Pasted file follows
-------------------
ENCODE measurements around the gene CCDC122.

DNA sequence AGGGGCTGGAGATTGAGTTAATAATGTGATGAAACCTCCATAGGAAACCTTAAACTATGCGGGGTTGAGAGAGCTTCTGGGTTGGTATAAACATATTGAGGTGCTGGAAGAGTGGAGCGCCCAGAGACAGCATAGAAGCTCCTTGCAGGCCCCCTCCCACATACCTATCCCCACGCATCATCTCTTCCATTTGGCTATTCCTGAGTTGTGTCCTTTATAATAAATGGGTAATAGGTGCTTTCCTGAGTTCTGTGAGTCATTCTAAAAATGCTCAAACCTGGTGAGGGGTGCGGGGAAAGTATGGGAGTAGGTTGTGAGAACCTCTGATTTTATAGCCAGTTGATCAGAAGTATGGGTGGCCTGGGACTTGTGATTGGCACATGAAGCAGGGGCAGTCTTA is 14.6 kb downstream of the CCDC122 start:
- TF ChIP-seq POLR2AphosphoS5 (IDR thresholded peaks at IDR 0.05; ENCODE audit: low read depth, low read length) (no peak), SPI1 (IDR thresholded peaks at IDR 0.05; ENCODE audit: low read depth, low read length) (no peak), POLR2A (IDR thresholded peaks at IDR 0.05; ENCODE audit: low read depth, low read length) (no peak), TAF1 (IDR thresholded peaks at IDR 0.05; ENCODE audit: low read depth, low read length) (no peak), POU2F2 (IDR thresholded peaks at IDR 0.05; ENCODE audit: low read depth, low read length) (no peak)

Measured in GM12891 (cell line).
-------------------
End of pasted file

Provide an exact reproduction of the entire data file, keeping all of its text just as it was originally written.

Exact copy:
ENCODE measurements around the gene CCDC122.

DNA sequence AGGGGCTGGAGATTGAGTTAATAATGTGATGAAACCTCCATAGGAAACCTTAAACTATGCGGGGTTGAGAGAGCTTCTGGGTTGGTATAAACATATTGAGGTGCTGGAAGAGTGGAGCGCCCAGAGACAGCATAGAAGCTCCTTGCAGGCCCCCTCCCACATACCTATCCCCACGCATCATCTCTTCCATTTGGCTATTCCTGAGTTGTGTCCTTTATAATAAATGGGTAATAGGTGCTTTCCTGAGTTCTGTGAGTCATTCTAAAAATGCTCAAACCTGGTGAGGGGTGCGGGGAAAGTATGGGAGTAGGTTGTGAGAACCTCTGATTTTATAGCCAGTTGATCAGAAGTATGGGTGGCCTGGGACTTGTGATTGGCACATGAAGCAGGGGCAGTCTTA is 14.6 kb downstream of the CCDC122 start:
- TF ChIP-seq POLR2AphosphoS5 (IDR thresholded peaks at IDR 0.05; ENCODE audit: low read depth, low read length) (no peak), SPI1 (IDR thresholded peaks at IDR 0.05; ENCODE audit: low read depth, low read length) (no peak), POLR2A (IDR thresholded peaks at IDR 0.05; ENCODE audit: low read depth, low read length) (no peak), TAF1 (IDR thresholded peaks at IDR 0.05; ENCODE audit: low read depth, low read length) (no peak), POU2F2 (IDR thresholded peaks at IDR 0.05; ENCODE audit: low read depth, low read length) (no peak)

Measured in GM12891 (cell line).